The debate surrounding aggressive dogs and those breeds that are often considered dangerous rages on, and while any dog without the right training is capable of dominant and aggressive behavior, some breeds have a far worse reputation than others.
Take Pit Bulls, for example; with the love of a pet parent, and plenty of time and dedication, Pit Bulls are loving family pets. Without such affection, though, pit bulls can be aggressive, and are renowned for their use in illegal fighting rings and their prevalence as a "status" dog among gang members. The media has been quick to cotton on to the perceived aggression of the Pit Bull breed, and it's an image that's hard to shake.
In June of this year, a man named Farid Benzenati witnessed the death of his neighbor, Christiane Vadnais, in the jaws of a large Pit Bull, which he said was new to the area. The East End community in Montreal was shaken by the event, and Christiane's family immediately called for action: the banning of dangerous dog breeds as soon as possible.
At the end of September, this plea was recognized, as Montreal's city council voted 37 to 23 in support of a bylaw that outlaws residents from adopting or otherwise acquiring a new Pit Bull. Under the new bylaw, Montreal residents must have permits for their Pit Bulls, the dogs must be vaccinated, sterilized, and microchipped, as well as muzzled and leashed in public.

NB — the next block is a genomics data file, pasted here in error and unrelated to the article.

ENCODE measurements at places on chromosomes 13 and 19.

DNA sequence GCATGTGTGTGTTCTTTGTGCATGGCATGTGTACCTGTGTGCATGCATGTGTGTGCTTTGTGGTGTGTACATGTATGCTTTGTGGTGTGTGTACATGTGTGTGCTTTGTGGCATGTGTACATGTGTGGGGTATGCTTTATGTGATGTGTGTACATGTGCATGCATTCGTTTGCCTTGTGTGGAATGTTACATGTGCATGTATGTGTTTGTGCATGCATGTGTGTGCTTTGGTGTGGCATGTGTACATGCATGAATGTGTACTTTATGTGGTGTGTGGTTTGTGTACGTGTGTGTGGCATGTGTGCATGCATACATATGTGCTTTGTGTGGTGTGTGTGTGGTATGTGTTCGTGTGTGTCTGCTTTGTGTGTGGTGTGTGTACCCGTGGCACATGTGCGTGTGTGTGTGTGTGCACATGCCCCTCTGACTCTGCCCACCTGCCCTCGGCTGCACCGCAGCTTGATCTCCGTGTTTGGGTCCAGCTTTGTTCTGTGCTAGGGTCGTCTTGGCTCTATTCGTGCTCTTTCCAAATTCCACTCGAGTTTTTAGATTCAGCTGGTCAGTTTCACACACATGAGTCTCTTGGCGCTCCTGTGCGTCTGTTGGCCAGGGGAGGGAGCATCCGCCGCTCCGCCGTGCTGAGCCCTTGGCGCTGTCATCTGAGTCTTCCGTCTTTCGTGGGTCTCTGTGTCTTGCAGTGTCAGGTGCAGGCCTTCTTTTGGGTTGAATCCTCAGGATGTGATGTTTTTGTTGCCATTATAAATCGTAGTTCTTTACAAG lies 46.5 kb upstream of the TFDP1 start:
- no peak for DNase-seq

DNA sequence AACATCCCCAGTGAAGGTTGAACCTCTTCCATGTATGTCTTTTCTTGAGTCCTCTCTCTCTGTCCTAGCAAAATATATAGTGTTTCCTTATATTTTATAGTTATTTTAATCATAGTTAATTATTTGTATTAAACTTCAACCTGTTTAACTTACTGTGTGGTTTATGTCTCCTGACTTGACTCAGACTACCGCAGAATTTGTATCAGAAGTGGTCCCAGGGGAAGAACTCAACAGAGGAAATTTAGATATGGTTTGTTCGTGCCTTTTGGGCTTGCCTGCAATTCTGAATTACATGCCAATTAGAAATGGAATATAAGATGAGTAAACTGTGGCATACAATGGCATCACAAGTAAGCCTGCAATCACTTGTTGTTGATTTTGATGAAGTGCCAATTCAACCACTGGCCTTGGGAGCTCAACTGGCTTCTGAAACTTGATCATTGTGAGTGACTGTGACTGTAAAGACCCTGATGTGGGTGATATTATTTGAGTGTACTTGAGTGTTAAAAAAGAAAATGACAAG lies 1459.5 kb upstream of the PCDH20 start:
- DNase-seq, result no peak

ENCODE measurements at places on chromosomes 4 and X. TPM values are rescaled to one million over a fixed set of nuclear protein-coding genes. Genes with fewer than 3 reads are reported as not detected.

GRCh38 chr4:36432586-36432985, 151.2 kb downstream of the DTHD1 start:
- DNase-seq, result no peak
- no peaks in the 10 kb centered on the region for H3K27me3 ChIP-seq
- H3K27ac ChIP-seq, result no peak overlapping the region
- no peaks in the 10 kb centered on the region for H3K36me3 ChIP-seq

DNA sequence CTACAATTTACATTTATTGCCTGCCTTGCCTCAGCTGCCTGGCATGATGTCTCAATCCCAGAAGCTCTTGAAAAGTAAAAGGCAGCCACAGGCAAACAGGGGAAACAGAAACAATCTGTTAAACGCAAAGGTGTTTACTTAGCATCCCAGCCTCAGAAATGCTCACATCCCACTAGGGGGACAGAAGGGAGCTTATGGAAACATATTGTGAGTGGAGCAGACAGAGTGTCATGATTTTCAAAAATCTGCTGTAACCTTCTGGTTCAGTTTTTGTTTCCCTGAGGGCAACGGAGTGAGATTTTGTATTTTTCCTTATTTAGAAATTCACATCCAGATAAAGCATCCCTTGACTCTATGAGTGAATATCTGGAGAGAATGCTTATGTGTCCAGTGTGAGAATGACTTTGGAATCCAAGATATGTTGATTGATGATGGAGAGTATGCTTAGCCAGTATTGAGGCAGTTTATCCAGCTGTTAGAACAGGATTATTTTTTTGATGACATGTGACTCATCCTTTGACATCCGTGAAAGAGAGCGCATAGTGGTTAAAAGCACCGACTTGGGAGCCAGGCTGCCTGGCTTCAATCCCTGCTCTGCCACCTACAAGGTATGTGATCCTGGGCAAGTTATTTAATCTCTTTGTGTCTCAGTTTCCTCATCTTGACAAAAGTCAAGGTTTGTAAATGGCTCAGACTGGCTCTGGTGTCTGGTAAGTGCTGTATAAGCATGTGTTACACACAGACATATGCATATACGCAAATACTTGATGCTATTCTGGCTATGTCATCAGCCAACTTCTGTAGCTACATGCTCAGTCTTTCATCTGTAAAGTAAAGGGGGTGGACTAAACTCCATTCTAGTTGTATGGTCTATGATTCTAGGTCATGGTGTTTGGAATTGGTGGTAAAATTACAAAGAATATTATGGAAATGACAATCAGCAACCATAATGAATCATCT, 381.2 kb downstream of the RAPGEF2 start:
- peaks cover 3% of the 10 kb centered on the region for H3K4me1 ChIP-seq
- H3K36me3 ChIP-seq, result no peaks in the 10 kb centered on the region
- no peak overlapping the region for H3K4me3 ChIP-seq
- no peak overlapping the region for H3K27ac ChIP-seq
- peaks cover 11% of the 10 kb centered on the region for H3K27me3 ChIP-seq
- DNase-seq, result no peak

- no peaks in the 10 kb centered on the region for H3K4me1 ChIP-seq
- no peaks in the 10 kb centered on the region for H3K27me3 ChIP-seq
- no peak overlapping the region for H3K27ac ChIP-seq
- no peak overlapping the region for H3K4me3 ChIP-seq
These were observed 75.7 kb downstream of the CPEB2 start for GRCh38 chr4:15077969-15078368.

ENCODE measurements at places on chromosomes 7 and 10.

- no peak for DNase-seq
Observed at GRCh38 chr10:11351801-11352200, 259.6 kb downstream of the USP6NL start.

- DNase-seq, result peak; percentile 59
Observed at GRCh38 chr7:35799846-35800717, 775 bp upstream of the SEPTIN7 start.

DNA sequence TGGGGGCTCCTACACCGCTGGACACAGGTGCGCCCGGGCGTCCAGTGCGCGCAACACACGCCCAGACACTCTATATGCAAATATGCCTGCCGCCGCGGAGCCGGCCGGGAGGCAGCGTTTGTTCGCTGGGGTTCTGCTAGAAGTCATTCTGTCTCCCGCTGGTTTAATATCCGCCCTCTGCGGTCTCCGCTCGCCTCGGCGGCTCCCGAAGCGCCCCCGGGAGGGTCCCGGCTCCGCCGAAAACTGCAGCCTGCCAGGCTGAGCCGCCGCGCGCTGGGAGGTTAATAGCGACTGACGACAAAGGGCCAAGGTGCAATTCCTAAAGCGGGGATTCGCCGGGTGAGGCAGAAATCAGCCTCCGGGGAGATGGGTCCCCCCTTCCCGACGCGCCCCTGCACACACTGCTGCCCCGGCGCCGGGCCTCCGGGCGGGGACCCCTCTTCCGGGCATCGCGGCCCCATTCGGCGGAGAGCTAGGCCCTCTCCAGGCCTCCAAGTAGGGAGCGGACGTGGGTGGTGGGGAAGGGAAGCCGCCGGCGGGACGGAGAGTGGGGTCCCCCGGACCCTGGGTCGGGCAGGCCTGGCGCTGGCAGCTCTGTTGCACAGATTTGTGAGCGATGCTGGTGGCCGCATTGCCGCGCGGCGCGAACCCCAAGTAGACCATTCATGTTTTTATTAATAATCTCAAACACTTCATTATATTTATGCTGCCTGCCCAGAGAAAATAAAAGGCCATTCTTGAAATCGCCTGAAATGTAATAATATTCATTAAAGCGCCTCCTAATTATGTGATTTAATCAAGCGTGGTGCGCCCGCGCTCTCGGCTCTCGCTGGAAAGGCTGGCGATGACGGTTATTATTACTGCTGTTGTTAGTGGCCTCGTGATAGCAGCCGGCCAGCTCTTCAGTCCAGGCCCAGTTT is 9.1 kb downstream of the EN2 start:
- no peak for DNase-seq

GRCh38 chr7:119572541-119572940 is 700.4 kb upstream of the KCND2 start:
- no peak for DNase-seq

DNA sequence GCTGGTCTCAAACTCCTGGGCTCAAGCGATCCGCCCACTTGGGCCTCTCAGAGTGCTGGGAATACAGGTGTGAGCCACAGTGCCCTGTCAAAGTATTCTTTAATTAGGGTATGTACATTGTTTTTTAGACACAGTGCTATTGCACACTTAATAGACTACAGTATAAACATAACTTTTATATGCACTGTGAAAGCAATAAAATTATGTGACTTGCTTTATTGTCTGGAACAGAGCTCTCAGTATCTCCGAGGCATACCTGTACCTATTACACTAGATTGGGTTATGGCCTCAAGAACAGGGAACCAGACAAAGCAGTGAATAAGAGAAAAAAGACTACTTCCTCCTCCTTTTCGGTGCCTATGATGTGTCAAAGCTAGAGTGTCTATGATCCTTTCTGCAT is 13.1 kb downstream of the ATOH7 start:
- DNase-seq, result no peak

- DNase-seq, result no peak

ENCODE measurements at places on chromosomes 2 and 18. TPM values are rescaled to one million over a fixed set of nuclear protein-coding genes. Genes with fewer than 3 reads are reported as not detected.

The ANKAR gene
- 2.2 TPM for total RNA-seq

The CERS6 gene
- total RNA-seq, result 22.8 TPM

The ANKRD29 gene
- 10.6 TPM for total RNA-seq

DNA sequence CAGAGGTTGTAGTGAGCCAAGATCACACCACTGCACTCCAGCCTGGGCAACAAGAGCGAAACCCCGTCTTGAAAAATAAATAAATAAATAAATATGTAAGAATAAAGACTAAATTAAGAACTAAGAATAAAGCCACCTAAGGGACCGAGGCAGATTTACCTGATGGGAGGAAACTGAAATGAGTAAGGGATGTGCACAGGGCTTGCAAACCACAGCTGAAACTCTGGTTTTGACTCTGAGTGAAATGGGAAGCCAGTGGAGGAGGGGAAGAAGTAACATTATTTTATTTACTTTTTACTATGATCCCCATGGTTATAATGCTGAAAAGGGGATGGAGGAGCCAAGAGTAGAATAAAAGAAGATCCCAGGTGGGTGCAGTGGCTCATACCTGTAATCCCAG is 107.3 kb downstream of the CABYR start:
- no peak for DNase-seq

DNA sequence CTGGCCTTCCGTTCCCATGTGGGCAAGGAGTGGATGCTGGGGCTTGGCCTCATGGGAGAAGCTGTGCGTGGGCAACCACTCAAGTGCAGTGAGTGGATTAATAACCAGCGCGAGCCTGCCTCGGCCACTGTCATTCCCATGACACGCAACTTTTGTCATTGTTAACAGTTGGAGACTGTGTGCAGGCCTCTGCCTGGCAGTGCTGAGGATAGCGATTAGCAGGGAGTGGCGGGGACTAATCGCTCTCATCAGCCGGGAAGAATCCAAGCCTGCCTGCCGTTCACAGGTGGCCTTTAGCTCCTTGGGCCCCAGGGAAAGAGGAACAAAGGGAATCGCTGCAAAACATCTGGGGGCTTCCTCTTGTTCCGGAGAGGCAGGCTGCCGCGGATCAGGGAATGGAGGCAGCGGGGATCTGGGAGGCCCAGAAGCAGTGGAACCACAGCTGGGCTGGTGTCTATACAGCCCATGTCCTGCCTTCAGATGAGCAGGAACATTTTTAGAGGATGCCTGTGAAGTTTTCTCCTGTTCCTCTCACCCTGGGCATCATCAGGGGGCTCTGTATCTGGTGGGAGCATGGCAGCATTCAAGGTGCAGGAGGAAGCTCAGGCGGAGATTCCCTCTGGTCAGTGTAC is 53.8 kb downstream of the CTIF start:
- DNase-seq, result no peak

"My duty as mayor of Montreal is making sure I am working for all Montrealers," explained Denis Coderre. "I am there to make sure they feel safe and that they are safe."
However, while the ban has plenty of support from political groups and organizations, there are those who disagree with the city's new stance on pit bulls. The American Bar Association and the American Veterinary Medical Association oppose breed-specific bans, calling them ineffective and unfair – particularly when dogs are being targeted due to their appearance or media bias. In addition, the Centers for Disease Control and Prevention have previously stated that there is too much uncertainty in dog bite data to target a specific breed in this way.
The bylaw was intended to go into effect on October 3rd, but was suspended indefinitely by a Supreme Court judge after the Montreal SPCA contested the Pit Bull ban. The city of Montreal is hoping to have the ban reinstated by launching an appeal of their own. A court date is yet to be set.
Do you agree with such a hard stance being taken against a single breed? Let us know in the comments!